Amphoteric, Sulfonamide-Functionalized "Polysoaps": CO-Induced Phase Separation for Water Remediation

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Polymers and High Performance Materials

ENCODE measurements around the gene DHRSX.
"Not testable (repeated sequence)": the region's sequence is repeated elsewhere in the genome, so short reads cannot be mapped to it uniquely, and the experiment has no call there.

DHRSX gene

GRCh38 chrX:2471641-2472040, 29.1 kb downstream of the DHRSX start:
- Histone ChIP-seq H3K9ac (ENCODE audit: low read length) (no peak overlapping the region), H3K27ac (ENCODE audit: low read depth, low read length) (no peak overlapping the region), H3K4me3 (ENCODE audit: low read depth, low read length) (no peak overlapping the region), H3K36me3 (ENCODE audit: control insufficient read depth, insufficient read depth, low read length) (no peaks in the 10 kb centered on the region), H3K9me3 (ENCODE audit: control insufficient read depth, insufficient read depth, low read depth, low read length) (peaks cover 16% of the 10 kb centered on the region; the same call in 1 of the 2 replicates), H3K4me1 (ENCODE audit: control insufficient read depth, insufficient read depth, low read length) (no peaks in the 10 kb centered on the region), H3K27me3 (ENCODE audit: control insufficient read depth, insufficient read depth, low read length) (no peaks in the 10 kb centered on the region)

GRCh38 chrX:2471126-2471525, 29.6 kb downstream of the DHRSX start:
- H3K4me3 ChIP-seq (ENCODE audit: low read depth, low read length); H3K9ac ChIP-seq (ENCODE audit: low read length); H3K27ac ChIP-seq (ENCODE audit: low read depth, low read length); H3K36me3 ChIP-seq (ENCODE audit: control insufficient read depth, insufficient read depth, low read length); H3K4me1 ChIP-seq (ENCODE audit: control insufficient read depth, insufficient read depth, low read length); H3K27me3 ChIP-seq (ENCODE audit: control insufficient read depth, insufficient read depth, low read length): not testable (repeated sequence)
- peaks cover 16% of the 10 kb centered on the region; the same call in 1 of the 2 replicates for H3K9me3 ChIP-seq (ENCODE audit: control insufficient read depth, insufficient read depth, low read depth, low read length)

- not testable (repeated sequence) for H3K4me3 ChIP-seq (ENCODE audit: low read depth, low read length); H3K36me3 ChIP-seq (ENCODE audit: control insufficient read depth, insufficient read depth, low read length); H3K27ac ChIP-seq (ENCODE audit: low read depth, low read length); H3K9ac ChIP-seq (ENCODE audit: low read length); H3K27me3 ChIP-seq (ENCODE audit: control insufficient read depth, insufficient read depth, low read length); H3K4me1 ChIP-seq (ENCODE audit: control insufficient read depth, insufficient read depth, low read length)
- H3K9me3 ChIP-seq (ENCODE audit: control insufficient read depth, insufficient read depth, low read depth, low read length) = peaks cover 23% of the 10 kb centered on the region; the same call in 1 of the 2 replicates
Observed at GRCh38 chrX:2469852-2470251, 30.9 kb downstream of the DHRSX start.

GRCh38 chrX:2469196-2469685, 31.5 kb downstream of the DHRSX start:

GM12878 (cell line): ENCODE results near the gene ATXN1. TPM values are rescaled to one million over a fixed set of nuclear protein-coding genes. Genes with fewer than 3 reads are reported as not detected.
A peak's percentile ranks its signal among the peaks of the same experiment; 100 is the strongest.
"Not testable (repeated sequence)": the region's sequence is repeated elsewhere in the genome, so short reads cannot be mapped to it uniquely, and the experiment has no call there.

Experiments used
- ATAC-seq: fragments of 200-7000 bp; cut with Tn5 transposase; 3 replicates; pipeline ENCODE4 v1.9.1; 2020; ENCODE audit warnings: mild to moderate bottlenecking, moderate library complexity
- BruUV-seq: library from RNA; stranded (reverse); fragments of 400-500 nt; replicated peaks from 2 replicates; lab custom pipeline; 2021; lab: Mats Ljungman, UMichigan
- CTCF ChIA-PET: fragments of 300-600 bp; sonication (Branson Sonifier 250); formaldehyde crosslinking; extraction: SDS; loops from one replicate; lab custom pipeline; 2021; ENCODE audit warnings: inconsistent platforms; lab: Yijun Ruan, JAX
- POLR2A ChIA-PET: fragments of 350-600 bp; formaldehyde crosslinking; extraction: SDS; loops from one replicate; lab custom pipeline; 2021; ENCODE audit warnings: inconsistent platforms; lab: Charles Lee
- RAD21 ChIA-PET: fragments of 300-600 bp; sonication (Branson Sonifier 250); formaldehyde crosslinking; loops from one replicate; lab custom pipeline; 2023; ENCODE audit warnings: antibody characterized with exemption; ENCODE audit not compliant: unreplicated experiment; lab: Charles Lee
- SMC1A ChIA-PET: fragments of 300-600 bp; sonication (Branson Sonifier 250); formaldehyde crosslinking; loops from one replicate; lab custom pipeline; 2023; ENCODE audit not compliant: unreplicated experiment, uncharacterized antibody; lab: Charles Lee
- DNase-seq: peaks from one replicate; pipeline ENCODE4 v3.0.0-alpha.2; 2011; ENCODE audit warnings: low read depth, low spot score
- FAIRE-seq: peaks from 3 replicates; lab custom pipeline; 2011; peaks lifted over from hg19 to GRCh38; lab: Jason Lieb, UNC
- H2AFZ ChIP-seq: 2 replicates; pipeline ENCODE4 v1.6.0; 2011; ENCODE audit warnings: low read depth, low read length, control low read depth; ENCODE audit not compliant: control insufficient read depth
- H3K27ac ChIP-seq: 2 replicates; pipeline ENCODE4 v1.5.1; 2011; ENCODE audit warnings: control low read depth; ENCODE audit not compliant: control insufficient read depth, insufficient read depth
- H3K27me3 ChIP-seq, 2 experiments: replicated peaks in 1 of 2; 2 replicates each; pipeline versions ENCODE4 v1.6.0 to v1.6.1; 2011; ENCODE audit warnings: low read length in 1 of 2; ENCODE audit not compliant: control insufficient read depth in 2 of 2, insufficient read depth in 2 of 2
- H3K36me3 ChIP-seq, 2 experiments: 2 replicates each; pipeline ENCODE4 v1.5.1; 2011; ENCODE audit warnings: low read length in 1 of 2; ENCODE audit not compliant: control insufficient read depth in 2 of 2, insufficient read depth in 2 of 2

Amphoteric polysoaps have been prepared via statistical RAFT copolymerization using either methacryloyl sulfacetamide (mSAC) or methacryloyl sulfmethazine (mSMZ) and 4-hexylphenyl methylacrylamide (4HPhMA). These copolymers form pH- and CO2-responsive polymeric micelles capable of sequestering hydrophobic molecules in water. The composition and structure of the respective copolymers can be changed to tailor the onset and extent of CO2-dependent phase behavior. When CO2 is introduced into the system, resulting in carbonic acid formation, the pH drops below the pKa of the sulfonamide units along the copolymer backbone, and phase separation occurs. Purging with N2 results in an increase in pH and redissolution of the polysoap; this process can be repeated multiple times. The mSMZ polysoaps, which show complete phase transitions using this reversible process, were especially efficient in removing the model contaminants pyrene and 9-anthracenemethanol from water. The feasibility of recovering and reusing these copolymers is demonstrated, pointing to the potential utility of such CO2-responsive systems in water treatment and related environmental remediation applications.

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